With its proposed weapon deal with Taiwan, the US appears determined to encircle China with American-built anti-missile systems, Chinese military experts have observed.
Taiwan became the fifth global buyer of the Patriot missile defense system last year following Japan, the Republic of Korea, the United Arab Emirates and Germany.
According to Chinese military strategists, Washington's weapon deal with Taiwan is the key part of a US strategic encirclement of China in the East Asian region.
“China is in a crescent-shaped ring of encirclement. The ring begins in Japan, stretches through nations in the South China Sea to India, and ends in Afghanistan. Washington's deployment of anti-missile systems around China's periphery forms a crescent-shaped encirclement,” China Daily quoted Air force colonel Dai Xu, as saying.
Ni Lexiong, an expert on military affairs with the Shanghai Institute of Political Science and Law, said: “The US anti-missile system in China's neighbourhood is a replica of its strategy in Eastern Europe against Russia. The Obama administration began to plan for such a system around China after its project in Eastern Europe got suspended.”(From ANI). Is America surrounding China ? People's Daily Online Feb. 23, 2010.
A year ago, when President Obama visited China, many eyes were on India. "Beijing’s view of India-US relations is thinly disguised distrust that they aim to contain China. “The rise of India and India’s increasing involvement in South East Asia is a new factor,’’ said David Shambaugh, director of the China Policy Programme at the George Washington University, in Beijing this week. He emphasised that the US and China are ‘joined at the hip’ and China has a role in every global issue Obama faces, including the strategic interests of a rising India for both sides." Reshima Patil, As Obama Visits China India Will be Watching, Hindustan Times, Nov. 9, 2009. At the same time, the United States has begun to cement its relationship with Vietnam. The American navy has been making visits to its old ports of call in Vietnam. USS John S. McCain Arrives in Vietnam to Commemorate 15th Anniversary of Diplomatic Relations, Navy.mil, Aug. 190, 2010. "Indeed, analysts regard warmer U.S.-Vietnam ties as the result, in part, of a mutual interest in containing China. In recent months, the U.S. has come to Vietnam's defense diplomatically, standing up to China's increased assertiveness in the long-standing dispute over possession of the oil-rich Spratly and Paracel archipelagos. Vietnam and China (as well as the Philippines and Indonesia) claim overlapping territories among these South China Sea islands." Hilary Clark, Clinton's Vietnam Offensive, GlobalPost, Oct. 29, 2010.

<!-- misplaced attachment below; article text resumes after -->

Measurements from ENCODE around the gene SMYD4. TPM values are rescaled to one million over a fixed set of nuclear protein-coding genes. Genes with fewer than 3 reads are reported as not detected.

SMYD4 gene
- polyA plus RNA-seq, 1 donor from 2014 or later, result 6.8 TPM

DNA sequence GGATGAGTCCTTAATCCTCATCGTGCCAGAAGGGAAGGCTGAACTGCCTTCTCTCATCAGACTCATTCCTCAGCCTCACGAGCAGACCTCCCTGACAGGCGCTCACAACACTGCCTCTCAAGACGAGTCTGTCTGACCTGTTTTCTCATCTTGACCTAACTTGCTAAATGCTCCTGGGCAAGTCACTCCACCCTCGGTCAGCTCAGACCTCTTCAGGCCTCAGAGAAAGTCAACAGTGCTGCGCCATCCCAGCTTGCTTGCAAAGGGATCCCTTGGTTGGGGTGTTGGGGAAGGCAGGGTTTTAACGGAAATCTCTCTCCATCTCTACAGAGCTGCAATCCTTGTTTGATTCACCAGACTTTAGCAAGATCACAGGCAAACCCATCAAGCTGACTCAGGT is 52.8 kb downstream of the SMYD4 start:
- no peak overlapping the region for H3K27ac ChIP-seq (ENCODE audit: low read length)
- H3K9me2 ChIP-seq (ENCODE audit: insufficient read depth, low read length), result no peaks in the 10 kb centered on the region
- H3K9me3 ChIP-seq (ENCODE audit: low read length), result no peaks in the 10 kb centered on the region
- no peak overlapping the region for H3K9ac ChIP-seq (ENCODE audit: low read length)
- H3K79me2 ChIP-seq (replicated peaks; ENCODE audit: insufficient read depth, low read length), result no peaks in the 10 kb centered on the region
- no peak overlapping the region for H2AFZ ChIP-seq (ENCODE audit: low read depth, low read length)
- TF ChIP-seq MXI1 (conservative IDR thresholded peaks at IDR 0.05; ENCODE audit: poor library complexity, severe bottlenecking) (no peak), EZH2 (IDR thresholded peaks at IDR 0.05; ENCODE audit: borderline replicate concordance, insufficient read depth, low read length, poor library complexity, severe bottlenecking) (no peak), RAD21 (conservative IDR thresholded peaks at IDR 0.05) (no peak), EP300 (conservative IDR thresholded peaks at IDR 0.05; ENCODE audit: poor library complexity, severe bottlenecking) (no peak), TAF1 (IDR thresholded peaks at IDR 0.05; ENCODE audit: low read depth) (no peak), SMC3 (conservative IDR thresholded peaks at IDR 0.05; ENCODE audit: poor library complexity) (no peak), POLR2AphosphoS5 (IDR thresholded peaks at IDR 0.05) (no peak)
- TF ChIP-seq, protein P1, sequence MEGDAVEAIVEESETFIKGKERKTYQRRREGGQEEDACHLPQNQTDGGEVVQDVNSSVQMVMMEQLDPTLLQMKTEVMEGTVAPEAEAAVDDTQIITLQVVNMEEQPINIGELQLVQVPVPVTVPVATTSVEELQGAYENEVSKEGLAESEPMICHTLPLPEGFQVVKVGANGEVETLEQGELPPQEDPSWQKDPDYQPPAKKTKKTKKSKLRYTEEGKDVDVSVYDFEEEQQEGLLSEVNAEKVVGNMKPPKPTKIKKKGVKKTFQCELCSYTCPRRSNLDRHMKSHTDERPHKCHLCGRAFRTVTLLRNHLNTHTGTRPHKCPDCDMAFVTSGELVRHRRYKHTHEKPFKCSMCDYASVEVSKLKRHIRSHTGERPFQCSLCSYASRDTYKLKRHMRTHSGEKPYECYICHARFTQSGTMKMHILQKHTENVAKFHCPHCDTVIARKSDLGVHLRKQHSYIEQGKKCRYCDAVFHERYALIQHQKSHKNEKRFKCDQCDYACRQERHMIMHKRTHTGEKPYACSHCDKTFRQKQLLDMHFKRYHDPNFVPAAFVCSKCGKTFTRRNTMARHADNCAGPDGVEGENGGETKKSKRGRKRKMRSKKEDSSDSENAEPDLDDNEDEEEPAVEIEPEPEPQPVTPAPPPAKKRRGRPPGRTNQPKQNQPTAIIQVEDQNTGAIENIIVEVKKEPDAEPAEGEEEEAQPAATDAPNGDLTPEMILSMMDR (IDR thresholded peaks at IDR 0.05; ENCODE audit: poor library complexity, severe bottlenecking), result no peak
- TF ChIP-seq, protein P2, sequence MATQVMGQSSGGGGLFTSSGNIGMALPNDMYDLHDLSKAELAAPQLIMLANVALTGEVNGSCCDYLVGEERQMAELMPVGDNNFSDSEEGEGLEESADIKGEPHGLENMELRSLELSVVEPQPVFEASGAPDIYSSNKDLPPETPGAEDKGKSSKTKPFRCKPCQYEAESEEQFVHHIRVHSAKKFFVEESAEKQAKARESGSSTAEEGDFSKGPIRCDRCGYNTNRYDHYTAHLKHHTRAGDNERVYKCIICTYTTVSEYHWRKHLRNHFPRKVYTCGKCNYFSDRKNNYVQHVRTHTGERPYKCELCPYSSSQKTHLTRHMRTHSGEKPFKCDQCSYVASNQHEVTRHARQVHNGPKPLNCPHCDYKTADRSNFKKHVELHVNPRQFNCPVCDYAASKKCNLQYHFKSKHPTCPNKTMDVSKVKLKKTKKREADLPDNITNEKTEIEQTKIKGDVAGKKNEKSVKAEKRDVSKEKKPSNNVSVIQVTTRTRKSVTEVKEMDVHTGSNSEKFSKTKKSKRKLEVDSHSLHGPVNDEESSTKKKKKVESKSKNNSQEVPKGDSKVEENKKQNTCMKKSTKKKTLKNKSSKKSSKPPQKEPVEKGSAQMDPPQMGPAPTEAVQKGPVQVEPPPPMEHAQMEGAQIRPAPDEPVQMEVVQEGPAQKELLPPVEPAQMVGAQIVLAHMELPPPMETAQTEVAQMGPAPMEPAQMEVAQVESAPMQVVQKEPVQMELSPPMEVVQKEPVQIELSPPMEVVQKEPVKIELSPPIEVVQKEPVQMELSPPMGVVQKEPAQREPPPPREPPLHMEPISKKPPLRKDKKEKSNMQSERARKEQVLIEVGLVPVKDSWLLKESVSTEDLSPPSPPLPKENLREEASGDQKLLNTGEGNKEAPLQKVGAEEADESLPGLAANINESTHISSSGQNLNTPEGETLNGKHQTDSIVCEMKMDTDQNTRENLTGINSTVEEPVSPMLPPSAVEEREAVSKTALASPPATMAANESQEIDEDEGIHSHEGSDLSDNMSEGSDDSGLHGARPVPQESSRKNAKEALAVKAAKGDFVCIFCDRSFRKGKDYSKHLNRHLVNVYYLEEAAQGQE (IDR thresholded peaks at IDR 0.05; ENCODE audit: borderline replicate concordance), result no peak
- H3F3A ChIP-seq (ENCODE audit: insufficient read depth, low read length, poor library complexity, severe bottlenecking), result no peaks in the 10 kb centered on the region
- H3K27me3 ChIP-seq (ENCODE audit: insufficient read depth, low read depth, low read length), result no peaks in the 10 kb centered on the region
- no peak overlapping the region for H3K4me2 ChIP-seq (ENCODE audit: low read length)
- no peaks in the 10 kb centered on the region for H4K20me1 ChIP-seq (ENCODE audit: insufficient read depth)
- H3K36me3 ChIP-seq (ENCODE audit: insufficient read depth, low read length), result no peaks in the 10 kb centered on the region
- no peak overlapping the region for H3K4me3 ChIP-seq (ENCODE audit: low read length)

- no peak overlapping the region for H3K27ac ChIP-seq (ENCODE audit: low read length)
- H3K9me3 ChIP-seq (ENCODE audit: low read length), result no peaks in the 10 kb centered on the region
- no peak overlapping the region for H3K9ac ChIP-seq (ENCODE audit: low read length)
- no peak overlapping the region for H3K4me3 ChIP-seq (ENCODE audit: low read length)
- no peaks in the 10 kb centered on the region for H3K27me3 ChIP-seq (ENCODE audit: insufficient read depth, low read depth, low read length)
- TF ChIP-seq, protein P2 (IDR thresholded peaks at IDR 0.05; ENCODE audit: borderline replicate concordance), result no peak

It is in this context that the current visit of President Obama in Asia appears quite spectacularly to confirm Chinese fears. "Beijing will keenly watch the Obama visit and how far the US administration and the Manmohan Singh government would be prepared to take the strategic partnership to. . . . “Washington’s recent moves (in South Asia) are likely aimed at telling others that the US is back in Asia,”Jin Canrong, deputy director of the School of International Studies at the Renmin University of China, told the daily which carried a report on Obama’s visit to India titled “US eyes India’s bigger role in Asia”. The US has already displayed such an intention by consolidating its alliances with South Korea and Japan, and strengthening its ties with some Southeast Asian countries." Inscrutable China jittery over Obama’s India visit, Deccan Herald, Oct. 27, 2010. And now "US President Barack Obama endorsed on Monday India's long-held demand for a permanent seat on the UN Security Council, a reflection of the Asian country's growing global weight and its challenge to rival China." Obama backs India for UN security council seat, Hindustan Times, Nov. 8, 2010. The support is more symbolic than real--a change to the security council is unlikely to occur for many years, but symbol matters here, especially given the itnerary of this trip. "Obama will also visit Indonesia, South Korea and Japan on the tour that will see Washington push to prevent countries unilaterally devaluing currencies to protect their exports, a top theme at the G20 summit in Seoul this week." Id.